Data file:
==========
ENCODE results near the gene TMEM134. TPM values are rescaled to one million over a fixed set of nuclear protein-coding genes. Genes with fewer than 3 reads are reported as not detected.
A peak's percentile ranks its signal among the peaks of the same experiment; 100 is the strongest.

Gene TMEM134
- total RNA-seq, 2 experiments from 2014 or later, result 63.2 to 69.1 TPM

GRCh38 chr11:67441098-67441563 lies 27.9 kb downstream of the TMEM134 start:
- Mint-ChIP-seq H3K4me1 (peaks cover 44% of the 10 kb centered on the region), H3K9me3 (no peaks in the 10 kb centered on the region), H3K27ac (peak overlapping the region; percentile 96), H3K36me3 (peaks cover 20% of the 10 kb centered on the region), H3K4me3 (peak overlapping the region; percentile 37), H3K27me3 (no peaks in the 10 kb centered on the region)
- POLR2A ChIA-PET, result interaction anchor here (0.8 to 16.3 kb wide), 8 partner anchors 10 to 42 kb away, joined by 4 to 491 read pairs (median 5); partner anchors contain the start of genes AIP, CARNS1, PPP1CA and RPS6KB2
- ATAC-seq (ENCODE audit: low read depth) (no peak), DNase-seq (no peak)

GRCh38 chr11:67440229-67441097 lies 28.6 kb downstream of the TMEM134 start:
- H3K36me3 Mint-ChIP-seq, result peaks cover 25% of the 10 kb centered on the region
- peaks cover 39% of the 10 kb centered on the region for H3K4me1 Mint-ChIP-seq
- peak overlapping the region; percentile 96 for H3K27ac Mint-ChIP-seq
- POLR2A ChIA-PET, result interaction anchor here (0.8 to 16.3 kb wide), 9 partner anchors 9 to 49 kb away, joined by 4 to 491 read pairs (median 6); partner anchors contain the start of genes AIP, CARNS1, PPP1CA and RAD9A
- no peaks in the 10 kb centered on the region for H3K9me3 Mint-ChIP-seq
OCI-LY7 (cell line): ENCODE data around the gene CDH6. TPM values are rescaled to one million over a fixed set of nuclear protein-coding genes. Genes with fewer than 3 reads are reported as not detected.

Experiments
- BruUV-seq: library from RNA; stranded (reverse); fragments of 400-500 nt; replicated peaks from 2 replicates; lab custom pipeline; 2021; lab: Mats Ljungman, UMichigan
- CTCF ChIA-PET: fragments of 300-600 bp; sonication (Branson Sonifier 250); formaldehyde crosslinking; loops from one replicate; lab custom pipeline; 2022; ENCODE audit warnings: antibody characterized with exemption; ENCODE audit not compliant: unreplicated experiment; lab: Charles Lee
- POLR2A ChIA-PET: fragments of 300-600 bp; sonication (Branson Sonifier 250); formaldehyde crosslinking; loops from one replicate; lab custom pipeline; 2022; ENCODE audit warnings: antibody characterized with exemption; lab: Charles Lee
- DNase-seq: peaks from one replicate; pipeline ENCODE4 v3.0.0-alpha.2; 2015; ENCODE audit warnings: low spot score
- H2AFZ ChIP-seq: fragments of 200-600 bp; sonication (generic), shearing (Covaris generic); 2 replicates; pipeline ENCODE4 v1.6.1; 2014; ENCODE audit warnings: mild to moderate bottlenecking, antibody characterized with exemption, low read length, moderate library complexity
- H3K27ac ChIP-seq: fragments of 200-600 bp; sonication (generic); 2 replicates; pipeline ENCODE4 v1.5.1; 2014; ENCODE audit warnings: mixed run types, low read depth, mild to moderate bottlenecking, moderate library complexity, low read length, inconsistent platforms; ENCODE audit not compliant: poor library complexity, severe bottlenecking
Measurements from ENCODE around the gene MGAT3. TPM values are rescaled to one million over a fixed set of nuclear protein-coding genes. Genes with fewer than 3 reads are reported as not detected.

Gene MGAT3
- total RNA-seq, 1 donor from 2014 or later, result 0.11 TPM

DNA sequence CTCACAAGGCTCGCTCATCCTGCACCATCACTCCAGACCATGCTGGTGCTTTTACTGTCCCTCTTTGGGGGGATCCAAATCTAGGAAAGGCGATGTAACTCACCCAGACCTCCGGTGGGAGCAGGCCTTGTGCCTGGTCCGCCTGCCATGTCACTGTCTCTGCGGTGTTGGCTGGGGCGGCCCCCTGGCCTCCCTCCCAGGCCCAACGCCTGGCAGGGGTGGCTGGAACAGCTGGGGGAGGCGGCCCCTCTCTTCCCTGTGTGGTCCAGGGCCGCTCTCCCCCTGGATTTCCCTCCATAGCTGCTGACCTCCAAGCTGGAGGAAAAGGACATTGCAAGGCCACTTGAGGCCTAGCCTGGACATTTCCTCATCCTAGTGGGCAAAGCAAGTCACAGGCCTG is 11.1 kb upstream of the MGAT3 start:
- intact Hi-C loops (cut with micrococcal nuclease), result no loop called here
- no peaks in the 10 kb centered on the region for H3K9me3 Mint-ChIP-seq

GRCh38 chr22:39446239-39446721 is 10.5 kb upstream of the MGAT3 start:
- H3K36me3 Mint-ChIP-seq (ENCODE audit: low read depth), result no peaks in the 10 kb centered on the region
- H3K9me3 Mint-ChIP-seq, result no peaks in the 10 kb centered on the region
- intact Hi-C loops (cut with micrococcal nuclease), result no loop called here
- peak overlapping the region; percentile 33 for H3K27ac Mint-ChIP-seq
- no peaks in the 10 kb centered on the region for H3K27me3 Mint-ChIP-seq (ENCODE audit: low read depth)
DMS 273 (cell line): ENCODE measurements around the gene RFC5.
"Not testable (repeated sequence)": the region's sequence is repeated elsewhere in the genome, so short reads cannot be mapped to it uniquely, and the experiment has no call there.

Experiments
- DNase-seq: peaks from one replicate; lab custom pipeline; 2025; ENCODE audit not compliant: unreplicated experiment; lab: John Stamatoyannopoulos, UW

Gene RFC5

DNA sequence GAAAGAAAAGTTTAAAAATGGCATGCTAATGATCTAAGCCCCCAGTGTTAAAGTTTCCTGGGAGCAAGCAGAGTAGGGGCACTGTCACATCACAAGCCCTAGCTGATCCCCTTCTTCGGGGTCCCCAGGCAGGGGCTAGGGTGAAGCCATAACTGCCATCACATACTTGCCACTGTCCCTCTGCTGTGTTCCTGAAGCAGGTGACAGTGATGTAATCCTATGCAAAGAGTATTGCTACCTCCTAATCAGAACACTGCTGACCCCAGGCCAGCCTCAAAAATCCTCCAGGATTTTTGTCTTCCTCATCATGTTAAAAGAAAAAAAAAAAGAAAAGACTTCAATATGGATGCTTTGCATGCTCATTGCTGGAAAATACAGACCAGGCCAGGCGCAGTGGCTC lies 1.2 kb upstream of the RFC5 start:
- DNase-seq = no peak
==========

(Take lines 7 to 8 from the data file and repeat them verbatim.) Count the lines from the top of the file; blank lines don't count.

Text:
- POLR2A ChIA-PET, result interaction anchor here (0.8 to 16.3 kb wide), 8 partner anchors 10 to 42 kb away, joined by 4 to 491 read pairs (median 5); partner anchors contain the start of genes AIP, CARNS1, PPP1CA and RPS6KB2
- ATAC-seq (ENCODE audit: low read depth) (no peak), DNase-seq (no peak)